By Matt Salisbury
Are the Michigan fisticuffs over organized labor or organized crime?
Michigan is a relatively humdrum state. It managed, however, to make screaming national headlines last week by passing the most stridently anti-union legislation in recent memory. This is due to the out-of-state money, the Koch brothers, and outsourcing. Or so they say. The reality is actually pretty interesting. The legislation undoubtedly sparked a bona fide firestorm:
“As thousands of incensed union members filled the Capitol rotunda and poured out onto its lawn chanting “shame, shame,” labor leaders and Democrats said they would immediatedly mount an intense, unceasing campaign to regain control of the Legislature and the governor’s office by 2015.”
That’s from a front-page story in last Tuesday’s New York Times. Makes you wonder what the anti-worker, union busting legislation actually entailed. To its credit, the same NYTimes piece offered a concise summary:
“The legislation…outlaws requirements that workers pay fees to unions as a condition of their employment.”
Apparently not mandating the financial support of unions by every single worker is a threat to their existence. This raises a real red flag. Weren’t unions created to watch out for the little guy? Mandating union dues are essentially adding a tax to the little guy’s paycheck. I have no problem with unions. Nor does the Church. The problem comes when unions monopolize themselves.
“Access to employment or places of labor is made to depend on registration in certain parties…such discrimination is indicative of an inexact concept of the proper function of labor unions and their proper purpose, which is the protection of the interests of the salaried workers within modern society, which is becoming more and more collectivist.”
That was Pope Pius XII’s Christmas message in 1952. The Pope went on to say that the unions existed to make man the SUBJECT – not the object – of social relations.
The monopolization of unions give rise to all sorts of questions: just how representative of workers are they, anyway? And what of union involvement in politics? Quis custodiet ipsos custodes, as the Latins asked. Who oversees the guardians of the proliteriat?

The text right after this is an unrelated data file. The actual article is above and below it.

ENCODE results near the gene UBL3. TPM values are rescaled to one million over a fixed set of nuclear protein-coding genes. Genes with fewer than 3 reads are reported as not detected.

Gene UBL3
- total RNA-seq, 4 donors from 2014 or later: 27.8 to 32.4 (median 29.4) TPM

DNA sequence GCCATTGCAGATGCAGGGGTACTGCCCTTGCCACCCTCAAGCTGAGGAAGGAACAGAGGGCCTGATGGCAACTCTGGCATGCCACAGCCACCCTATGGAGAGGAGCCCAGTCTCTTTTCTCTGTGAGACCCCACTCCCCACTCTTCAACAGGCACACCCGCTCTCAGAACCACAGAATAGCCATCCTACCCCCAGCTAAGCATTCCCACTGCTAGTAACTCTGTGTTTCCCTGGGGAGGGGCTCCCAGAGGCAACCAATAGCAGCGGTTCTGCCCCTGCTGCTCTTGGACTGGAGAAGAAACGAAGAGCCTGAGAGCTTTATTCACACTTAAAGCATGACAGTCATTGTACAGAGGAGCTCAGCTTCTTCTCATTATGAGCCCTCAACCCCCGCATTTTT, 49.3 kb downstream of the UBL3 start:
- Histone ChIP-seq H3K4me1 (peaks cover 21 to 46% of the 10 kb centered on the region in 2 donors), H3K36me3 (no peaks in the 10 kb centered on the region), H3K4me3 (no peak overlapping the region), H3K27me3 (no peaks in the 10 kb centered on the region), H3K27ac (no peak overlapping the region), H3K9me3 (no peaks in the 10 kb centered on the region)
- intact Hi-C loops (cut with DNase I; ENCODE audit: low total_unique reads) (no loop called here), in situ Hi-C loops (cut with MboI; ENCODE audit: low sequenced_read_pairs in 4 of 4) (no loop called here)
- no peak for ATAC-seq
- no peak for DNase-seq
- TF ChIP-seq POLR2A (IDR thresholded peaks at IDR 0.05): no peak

Many Americans recognize that so-called “right-to-work” laws allow workers the freedom to choose: will they negotiate collectively or individually? The answer in the past may well have been clear, but in today’s knowledge, skill, and service-based economy, the past is looking especially creaky. Michigan is now the 24th “right-to-work” state; 40% of union households support “right-to-work” legislation.
Those in favor of mandating union dues argue that unions negotiate on behalf of all workers; if workers reap the benefit, they should have to support the work. This mindset seems to assume an old model of thinking: there is one company that negotiates with one union on behalf of all employees. Why can’t unions themselves become competitive? Union workers, by nearly two-to-one margins, claim they don’t get enough value for the several hundred dollars in annual dues they pay. And if unions are forced to compete directly with management to best represent labor issues, stronger and more equitable management should result. Unions could focus their efforts on problem management in misled companies – exactly what they were originally formed to do.
Unions, like employers and employees, must adapt to an evolving economy. A big part of that is refocusing on the soul and strength of unions: presenting a strong and united front to protect workers from a domineering corporate system.
Unions should never become the problem they fight.